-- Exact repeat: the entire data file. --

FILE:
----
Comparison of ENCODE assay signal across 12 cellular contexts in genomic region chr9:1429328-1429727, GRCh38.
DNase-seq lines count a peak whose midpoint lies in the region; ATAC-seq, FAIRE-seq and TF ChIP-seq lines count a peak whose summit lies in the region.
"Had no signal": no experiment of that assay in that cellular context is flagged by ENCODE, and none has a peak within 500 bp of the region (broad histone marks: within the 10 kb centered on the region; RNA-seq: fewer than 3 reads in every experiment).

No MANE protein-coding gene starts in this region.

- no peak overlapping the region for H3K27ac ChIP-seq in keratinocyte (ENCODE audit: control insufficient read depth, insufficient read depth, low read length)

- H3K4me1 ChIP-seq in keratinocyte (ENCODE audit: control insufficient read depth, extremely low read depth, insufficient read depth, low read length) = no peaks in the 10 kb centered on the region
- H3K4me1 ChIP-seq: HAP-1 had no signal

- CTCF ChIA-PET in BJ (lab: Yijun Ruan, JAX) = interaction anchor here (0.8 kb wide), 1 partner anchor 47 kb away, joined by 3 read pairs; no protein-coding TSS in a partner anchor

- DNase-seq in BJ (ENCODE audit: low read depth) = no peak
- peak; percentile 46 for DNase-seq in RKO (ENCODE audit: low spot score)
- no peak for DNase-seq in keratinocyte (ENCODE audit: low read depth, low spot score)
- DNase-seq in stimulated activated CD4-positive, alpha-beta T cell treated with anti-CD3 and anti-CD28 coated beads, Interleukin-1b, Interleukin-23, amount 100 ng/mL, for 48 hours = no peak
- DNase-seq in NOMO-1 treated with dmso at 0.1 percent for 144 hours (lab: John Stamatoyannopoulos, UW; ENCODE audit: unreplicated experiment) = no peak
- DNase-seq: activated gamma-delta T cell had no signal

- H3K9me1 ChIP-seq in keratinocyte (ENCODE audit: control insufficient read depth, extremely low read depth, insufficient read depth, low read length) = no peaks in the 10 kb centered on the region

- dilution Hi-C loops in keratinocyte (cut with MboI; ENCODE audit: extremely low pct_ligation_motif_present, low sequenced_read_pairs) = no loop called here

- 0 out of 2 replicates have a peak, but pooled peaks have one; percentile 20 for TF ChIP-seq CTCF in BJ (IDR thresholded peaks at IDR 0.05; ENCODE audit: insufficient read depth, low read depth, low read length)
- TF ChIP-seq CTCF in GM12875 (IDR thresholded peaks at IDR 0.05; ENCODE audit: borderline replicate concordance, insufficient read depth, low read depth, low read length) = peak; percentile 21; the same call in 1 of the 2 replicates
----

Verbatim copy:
Comparison of ENCODE assay signal across 12 cellular contexts in genomic region chr9:1429328-1429727, GRCh38.
DNase-seq lines count a peak whose midpoint lies in the region; ATAC-seq, FAIRE-seq and TF ChIP-seq lines count a peak whose summit lies in the region.
"Had no signal": no experiment of that assay in that cellular context is flagged by ENCODE, and none has a peak within 500 bp of the region (broad histone marks: within the 10 kb centered on the region; RNA-seq: fewer than 3 reads in every experiment).

No MANE protein-coding gene starts in this region.

- no peak overlapping the region for H3K27ac ChIP-seq in keratinocyte (ENCODE audit: control insufficient read depth, insufficient read depth, low read length)

- H3K4me1 ChIP-seq in keratinocyte (ENCODE audit: control insufficient read depth, extremely low read depth, insufficient read depth, low read length) = no peaks in the 10 kb centered on the region
- H3K4me1 ChIP-seq: HAP-1 had no signal

- CTCF ChIA-PET in BJ (lab: Yijun Ruan, JAX) = interaction anchor here (0.8 kb wide), 1 partner anchor 47 kb away, joined by 3 read pairs; no protein-coding TSS in a partner anchor

- DNase-seq in BJ (ENCODE audit: low read depth) = no peak
- peak; percentile 46 for DNase-seq in RKO (ENCODE audit: low spot score)
- no peak for DNase-seq in keratinocyte (ENCODE audit: low read depth, low spot score)
- DNase-seq in stimulated activated CD4-positive, alpha-beta T cell treated with anti-CD3 and anti-CD28 coated beads, Interleukin-1b, Interleukin-23, amount 100 ng/mL, for 48 hours = no peak
- DNase-seq in NOMO-1 treated with dmso at 0.1 percent for 144 hours (lab: John Stamatoyannopoulos, UW; ENCODE audit: unreplicated experiment) = no peak
- DNase-seq: activated gamma-delta T cell had no signal

- H3K9me1 ChIP-seq in keratinocyte (ENCODE audit: control insufficient read depth, extremely low read depth, insufficient read depth, low read length) = no peaks in the 10 kb centered on the region

- dilution Hi-C loops in keratinocyte (cut with MboI; ENCODE audit: extremely low pct_ligation_motif_present, low sequenced_read_pairs) = no loop called here

- 0 out of 2 replicates have a peak, but pooled peaks have one; percentile 20 for TF ChIP-seq CTCF in BJ (IDR thresholded peaks at IDR 0.05; ENCODE audit: insufficient read depth, low read depth, low read length)
- TF ChIP-seq CTCF in GM12875 (IDR thresholded peaks at IDR 0.05; ENCODE audit: borderline replicate concordance, insufficient read depth, low read depth, low read length) = peak; percentile 21; the same call in 1 of the 2 replicates